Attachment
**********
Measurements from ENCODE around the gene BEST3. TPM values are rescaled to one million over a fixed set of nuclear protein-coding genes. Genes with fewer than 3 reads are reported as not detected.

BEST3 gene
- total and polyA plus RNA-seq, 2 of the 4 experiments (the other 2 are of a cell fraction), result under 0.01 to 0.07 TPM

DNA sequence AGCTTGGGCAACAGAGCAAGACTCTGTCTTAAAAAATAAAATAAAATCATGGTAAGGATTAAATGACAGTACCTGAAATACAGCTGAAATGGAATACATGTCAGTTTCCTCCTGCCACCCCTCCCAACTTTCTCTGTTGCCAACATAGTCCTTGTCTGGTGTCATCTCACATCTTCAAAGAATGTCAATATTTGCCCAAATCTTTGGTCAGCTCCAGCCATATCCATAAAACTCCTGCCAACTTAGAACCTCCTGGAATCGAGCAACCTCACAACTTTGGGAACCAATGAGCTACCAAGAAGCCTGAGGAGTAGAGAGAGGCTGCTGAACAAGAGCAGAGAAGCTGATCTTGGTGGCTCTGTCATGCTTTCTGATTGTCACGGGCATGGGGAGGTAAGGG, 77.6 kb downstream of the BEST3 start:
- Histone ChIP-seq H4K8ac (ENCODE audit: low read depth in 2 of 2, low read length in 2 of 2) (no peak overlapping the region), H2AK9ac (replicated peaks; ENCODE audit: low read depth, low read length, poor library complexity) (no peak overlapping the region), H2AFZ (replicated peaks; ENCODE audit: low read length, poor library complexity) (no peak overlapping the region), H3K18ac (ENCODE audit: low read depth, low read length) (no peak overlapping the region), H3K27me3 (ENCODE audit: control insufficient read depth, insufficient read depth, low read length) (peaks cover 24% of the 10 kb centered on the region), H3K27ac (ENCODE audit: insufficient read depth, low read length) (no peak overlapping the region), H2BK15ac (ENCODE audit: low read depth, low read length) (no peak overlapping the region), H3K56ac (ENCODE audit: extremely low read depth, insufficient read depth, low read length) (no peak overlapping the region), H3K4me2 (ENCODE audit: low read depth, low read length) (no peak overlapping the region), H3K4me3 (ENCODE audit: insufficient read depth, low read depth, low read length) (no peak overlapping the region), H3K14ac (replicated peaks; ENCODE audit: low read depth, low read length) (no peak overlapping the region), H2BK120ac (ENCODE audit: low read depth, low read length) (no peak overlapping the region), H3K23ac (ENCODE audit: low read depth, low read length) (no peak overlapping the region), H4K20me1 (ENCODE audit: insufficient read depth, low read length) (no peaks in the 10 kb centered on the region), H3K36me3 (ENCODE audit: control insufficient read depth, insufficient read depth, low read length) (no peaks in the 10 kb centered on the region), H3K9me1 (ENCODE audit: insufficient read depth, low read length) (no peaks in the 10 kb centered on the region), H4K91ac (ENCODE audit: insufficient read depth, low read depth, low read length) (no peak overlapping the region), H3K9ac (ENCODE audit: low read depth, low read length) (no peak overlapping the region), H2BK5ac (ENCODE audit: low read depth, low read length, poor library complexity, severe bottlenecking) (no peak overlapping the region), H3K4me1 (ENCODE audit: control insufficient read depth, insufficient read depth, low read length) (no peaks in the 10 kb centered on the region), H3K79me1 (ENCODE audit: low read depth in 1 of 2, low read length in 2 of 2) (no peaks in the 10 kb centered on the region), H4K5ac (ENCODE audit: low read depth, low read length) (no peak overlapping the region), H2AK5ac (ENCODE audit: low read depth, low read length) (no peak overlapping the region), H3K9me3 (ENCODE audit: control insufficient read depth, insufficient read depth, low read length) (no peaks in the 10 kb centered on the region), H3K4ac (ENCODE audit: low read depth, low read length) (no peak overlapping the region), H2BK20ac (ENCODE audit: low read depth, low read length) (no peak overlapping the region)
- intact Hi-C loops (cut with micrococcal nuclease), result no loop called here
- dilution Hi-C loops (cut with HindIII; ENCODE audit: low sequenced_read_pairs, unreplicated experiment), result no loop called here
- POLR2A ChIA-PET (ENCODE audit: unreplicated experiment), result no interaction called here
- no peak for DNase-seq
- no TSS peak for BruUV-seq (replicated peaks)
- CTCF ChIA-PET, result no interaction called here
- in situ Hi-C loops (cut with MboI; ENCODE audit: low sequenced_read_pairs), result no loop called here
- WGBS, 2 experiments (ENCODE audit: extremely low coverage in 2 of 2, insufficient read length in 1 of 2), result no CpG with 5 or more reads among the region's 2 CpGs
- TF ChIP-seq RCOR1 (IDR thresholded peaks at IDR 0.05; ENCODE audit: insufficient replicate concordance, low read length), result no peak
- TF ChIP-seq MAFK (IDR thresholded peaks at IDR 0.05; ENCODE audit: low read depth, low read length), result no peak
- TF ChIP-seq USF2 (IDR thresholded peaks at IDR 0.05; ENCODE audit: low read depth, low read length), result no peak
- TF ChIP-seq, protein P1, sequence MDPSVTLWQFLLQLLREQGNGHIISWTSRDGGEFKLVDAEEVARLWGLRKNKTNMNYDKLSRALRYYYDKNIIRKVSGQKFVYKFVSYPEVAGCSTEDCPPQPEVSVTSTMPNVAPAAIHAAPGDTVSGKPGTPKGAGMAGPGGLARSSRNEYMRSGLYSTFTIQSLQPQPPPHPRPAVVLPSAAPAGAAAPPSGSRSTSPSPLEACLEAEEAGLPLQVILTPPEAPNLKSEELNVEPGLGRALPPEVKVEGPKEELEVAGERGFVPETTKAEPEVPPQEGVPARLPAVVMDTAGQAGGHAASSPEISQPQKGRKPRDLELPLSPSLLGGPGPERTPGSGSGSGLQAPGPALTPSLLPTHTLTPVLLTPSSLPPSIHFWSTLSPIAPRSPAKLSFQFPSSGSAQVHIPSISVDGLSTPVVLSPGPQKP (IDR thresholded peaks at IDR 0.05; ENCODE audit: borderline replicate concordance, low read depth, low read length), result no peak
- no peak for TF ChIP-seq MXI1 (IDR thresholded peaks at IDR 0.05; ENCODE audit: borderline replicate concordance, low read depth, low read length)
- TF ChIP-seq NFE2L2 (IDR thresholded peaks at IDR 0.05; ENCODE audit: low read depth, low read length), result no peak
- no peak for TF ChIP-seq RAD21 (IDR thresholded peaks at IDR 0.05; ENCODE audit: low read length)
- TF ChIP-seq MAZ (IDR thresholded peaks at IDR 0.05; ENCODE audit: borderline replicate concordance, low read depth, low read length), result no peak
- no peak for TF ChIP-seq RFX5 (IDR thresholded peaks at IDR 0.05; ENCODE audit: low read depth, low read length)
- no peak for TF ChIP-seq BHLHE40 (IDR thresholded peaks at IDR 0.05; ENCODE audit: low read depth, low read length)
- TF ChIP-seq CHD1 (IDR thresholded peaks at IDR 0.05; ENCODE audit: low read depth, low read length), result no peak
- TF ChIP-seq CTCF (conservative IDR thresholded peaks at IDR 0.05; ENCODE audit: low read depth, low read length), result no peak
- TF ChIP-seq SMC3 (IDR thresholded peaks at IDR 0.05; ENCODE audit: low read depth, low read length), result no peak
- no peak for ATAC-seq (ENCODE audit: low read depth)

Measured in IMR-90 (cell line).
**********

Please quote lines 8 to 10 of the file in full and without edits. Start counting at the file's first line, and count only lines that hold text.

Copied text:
- POLR2A ChIA-PET (ENCODE audit: unreplicated experiment), result no interaction called here
- no peak for DNase-seq
- no TSS peak for BruUV-seq (replicated peaks)